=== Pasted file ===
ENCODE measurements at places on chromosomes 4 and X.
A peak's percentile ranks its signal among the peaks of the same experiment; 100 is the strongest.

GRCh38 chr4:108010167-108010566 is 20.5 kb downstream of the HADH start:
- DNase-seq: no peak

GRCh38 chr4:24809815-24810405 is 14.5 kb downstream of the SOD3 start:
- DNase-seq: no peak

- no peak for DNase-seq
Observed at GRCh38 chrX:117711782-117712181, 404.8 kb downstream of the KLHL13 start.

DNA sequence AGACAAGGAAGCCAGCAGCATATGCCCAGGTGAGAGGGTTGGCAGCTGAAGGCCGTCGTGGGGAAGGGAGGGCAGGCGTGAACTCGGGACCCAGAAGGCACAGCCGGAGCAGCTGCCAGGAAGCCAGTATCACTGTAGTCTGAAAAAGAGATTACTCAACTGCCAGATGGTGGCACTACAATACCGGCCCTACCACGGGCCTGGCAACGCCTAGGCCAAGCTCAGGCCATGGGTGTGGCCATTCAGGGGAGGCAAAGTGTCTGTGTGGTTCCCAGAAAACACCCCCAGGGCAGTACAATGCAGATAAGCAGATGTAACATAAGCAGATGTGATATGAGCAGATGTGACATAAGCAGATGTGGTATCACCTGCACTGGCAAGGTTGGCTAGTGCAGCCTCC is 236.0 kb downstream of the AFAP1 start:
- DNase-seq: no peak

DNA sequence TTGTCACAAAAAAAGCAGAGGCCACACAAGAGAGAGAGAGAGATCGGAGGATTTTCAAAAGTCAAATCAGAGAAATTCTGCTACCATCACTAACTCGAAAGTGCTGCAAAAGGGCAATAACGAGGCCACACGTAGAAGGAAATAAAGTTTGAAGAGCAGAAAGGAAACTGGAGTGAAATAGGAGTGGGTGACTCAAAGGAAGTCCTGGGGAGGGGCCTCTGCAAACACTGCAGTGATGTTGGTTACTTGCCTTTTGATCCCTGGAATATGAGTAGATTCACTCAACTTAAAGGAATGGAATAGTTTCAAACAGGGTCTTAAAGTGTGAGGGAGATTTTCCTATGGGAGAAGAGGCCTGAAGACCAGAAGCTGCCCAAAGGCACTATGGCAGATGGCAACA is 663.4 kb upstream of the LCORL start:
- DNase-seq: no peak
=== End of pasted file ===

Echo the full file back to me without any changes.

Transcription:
ENCODE measurements at places on chromosomes 4 and X.
A peak's percentile ranks its signal among the peaks of the same experiment; 100 is the strongest.

GRCh38 chr4:108010167-108010566 is 20.5 kb downstream of the HADH start:
- DNase-seq: no peak

GRCh38 chr4:24809815-24810405 is 14.5 kb downstream of the SOD3 start:
- DNase-seq: no peak

- no peak for DNase-seq
Observed at GRCh38 chrX:117711782-117712181, 404.8 kb downstream of the KLHL13 start.

DNA sequence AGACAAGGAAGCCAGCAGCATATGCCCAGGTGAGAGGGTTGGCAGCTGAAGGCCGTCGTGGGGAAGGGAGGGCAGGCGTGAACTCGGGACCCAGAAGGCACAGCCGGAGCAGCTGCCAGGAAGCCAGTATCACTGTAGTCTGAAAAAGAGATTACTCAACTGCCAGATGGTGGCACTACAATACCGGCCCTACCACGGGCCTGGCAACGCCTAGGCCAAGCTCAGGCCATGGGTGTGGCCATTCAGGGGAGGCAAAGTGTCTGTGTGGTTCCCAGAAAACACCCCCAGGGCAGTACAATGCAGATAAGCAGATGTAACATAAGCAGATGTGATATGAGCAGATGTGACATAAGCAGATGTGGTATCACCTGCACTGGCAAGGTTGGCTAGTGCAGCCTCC is 236.0 kb downstream of the AFAP1 start:
- DNase-seq: no peak

DNA sequence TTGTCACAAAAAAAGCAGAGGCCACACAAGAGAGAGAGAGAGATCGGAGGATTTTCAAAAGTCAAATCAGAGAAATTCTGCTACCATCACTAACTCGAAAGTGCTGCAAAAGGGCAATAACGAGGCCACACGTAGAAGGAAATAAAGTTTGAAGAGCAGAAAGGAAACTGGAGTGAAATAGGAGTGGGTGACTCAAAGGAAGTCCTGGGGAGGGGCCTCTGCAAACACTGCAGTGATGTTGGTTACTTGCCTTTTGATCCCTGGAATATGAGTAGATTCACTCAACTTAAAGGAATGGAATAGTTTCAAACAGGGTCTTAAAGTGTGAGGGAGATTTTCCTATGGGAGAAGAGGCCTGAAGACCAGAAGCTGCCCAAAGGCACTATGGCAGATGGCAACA is 663.4 kb upstream of the LCORL start:
- DNase-seq: no peak